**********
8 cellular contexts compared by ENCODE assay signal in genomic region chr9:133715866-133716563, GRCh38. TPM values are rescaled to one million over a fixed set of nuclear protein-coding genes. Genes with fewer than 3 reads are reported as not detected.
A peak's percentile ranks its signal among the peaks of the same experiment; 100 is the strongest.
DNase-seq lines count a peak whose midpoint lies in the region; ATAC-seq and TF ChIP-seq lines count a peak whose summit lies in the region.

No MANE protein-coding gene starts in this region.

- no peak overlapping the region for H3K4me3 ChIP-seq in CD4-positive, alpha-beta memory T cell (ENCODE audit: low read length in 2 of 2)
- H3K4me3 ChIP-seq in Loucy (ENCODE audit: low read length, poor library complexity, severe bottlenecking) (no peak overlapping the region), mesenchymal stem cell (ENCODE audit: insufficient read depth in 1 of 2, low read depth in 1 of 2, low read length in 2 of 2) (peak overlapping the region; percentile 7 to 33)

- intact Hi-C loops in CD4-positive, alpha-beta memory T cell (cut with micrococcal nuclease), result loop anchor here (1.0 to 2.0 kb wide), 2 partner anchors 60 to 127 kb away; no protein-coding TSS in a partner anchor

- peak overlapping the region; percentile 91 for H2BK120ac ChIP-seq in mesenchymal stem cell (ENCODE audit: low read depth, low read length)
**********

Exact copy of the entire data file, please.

8 cellular contexts compared by ENCODE assay signal in genomic region chr9:133715866-133716563, GRCh38. TPM values are rescaled to one million over a fixed set of nuclear protein-coding genes. Genes with fewer than 3 reads are reported as not detected.
A peak's percentile ranks its signal among the peaks of the same experiment; 100 is the strongest.
DNase-seq lines count a peak whose midpoint lies in the region; ATAC-seq and TF ChIP-seq lines count a peak whose summit lies in the region.

No MANE protein-coding gene starts in this region.

- no peak overlapping the region for H3K4me3 ChIP-seq in CD4-positive, alpha-beta memory T cell (ENCODE audit: low read length in 2 of 2)
- H3K4me3 ChIP-seq in Loucy (ENCODE audit: low read length, poor library complexity, severe bottlenecking) (no peak overlapping the region), mesenchymal stem cell (ENCODE audit: insufficient read depth in 1 of 2, low read depth in 1 of 2, low read length in 2 of 2) (peak overlapping the region; percentile 7 to 33)

- intact Hi-C loops in CD4-positive, alpha-beta memory T cell (cut with micrococcal nuclease), result loop anchor here (1.0 to 2.0 kb wide), 2 partner anchors 60 to 127 kb away; no protein-coding TSS in a partner anchor

- peak overlapping the region; percentile 91 for H2BK120ac ChIP-seq in mesenchymal stem cell (ENCODE audit: low read depth, low read length)